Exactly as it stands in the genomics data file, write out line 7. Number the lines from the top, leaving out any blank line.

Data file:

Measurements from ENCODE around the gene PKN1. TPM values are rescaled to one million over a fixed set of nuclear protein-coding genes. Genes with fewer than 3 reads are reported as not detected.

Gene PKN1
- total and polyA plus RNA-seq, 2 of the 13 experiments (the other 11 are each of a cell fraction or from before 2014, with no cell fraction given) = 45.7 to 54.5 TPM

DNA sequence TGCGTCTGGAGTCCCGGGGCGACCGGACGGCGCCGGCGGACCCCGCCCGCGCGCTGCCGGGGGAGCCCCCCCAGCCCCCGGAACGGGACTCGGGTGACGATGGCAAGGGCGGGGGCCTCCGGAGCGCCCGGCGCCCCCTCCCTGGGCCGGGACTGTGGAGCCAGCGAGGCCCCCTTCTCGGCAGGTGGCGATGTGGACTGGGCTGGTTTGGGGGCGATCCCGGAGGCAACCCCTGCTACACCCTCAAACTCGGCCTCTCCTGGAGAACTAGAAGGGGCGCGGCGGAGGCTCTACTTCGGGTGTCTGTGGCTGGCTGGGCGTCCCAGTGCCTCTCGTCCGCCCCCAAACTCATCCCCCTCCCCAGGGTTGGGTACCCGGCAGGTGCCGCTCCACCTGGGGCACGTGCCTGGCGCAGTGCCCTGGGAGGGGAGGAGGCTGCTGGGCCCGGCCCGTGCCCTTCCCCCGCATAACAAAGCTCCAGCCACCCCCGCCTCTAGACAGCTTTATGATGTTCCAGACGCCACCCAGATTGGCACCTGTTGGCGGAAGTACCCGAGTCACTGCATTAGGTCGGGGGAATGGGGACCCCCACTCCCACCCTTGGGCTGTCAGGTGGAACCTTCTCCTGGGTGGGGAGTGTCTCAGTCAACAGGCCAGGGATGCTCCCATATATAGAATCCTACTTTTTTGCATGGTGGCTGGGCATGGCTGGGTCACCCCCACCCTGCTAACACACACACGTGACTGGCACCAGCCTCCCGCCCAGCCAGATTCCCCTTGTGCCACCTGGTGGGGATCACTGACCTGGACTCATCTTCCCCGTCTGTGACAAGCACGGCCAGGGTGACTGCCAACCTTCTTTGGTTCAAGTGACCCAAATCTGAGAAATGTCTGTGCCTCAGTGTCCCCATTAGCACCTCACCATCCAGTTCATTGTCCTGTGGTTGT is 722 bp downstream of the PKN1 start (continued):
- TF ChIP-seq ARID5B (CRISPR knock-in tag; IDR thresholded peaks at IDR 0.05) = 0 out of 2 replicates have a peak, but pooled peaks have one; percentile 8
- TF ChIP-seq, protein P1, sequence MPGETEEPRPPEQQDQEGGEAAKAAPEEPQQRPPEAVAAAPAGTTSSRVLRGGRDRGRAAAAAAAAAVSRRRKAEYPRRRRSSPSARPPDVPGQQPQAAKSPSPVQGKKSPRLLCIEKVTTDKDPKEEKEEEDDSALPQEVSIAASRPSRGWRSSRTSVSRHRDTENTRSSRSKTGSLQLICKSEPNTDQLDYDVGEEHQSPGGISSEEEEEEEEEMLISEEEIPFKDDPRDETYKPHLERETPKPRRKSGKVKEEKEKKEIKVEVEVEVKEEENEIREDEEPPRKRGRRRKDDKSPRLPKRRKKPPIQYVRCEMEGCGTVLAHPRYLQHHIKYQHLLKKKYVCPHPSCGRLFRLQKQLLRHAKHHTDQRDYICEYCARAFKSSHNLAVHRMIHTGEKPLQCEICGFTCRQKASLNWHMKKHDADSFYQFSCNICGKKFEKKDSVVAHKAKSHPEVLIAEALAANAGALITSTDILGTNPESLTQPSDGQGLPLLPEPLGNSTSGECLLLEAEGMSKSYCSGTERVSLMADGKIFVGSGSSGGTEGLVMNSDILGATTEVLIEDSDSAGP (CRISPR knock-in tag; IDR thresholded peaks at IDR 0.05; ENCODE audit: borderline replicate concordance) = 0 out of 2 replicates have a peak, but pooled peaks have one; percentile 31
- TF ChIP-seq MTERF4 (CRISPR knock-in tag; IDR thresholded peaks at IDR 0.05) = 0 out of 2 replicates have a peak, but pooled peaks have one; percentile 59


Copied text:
- TF ChIP-seq MTERF4 (CRISPR knock-in tag; IDR thresholded peaks at IDR 0.05) = 0 out of 2 replicates have a peak, but pooled peaks have one; percentile 59